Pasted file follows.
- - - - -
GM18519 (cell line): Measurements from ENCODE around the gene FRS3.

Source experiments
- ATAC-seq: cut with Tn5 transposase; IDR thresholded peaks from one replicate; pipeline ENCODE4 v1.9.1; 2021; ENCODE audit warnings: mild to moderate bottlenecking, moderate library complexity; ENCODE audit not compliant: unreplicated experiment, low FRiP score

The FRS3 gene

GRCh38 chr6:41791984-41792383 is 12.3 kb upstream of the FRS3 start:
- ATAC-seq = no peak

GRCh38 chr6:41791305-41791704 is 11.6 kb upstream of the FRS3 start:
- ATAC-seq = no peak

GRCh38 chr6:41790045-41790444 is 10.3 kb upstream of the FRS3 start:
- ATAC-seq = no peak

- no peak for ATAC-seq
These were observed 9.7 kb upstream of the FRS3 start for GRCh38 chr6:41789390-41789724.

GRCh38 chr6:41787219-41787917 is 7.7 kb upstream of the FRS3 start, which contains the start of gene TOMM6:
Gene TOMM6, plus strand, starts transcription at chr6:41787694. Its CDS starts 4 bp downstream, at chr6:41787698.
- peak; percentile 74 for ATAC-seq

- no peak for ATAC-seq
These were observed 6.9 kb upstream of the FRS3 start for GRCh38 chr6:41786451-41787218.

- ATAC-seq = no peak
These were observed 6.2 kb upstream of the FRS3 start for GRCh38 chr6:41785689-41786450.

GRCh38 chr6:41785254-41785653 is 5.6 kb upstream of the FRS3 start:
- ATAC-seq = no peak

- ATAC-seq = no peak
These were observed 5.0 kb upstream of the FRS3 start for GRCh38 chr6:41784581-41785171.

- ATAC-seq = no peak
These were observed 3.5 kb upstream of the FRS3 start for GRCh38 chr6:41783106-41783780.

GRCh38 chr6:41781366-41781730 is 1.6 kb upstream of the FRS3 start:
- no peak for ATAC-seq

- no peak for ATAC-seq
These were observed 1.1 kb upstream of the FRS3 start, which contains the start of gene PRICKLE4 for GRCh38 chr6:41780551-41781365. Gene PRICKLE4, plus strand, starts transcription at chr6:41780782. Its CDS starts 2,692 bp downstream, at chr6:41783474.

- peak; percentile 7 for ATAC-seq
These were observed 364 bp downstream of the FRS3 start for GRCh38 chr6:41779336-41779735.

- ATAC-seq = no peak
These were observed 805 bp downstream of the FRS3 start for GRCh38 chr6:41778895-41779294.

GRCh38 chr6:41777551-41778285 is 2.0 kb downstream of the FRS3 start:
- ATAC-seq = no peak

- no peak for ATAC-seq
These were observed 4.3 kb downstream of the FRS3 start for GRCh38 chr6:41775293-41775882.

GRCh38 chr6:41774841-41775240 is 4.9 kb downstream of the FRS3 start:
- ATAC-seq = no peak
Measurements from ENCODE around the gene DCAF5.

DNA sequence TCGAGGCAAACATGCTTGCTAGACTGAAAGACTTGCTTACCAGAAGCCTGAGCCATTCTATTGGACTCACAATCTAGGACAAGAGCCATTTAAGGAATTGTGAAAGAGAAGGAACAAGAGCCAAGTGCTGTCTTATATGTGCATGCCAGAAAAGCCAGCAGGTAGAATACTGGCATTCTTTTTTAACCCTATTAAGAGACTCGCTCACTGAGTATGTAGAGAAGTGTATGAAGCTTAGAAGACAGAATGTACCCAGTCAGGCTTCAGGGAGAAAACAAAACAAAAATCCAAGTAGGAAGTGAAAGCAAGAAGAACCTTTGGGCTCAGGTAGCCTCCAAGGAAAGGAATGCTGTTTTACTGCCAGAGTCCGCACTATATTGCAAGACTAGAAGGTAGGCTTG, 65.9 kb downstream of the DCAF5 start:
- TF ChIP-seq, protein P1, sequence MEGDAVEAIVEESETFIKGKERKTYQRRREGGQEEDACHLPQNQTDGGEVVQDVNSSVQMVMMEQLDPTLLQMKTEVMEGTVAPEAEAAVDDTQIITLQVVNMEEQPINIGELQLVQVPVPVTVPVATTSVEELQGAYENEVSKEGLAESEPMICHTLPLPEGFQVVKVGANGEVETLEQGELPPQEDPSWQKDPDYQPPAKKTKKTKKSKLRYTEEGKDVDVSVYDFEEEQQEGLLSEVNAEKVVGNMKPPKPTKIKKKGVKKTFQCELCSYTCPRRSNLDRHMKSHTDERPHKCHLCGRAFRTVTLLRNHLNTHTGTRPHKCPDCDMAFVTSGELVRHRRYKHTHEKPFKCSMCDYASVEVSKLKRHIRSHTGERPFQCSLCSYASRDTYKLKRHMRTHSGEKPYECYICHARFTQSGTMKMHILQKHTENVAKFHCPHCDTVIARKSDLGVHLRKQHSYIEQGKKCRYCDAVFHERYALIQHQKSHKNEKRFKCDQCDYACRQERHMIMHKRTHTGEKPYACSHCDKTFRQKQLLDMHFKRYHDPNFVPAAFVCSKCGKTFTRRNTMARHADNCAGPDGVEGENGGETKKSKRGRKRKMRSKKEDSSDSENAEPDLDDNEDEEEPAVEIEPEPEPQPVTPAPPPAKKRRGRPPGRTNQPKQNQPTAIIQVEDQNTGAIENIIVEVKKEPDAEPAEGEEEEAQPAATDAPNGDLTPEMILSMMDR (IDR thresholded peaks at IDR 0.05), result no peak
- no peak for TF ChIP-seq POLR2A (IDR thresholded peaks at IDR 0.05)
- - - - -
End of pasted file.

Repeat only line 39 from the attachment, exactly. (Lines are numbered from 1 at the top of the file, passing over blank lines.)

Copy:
- ATAC-seq = no peak